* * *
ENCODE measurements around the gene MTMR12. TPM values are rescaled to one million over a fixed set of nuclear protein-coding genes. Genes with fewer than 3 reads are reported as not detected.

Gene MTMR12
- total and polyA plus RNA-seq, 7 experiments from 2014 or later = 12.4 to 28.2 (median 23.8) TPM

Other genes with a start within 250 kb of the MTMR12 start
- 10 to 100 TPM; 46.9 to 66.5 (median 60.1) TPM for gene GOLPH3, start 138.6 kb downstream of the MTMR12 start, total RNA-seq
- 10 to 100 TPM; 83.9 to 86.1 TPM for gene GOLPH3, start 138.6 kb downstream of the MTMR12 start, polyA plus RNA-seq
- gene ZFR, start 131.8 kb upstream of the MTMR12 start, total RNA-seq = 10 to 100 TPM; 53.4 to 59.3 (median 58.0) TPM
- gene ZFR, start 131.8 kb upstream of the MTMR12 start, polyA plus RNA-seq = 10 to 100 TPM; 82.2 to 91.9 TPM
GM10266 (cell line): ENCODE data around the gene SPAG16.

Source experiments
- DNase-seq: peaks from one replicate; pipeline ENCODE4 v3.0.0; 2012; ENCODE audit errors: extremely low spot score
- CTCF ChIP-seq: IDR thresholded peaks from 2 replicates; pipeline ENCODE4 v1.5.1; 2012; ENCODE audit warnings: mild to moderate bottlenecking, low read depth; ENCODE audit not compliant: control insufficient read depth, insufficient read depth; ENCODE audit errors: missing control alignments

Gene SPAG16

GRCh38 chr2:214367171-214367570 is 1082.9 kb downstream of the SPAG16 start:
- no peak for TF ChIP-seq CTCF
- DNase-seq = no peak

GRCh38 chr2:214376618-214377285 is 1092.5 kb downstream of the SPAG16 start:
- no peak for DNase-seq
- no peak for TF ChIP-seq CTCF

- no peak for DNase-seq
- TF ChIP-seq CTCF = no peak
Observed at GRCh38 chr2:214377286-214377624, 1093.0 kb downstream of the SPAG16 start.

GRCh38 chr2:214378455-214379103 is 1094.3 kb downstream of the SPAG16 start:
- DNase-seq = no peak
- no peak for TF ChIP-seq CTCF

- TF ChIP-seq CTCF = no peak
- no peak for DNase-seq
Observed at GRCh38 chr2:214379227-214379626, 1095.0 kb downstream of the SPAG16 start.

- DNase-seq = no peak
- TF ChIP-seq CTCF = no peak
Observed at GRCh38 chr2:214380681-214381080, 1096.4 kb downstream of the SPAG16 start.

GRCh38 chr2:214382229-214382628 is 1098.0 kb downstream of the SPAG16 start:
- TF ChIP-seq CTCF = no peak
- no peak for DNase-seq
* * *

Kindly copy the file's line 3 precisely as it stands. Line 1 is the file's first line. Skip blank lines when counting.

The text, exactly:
- total and polyA plus RNA-seq, 7 experiments from 2014 or later = 12.4 to 28.2 (median 23.8) TPM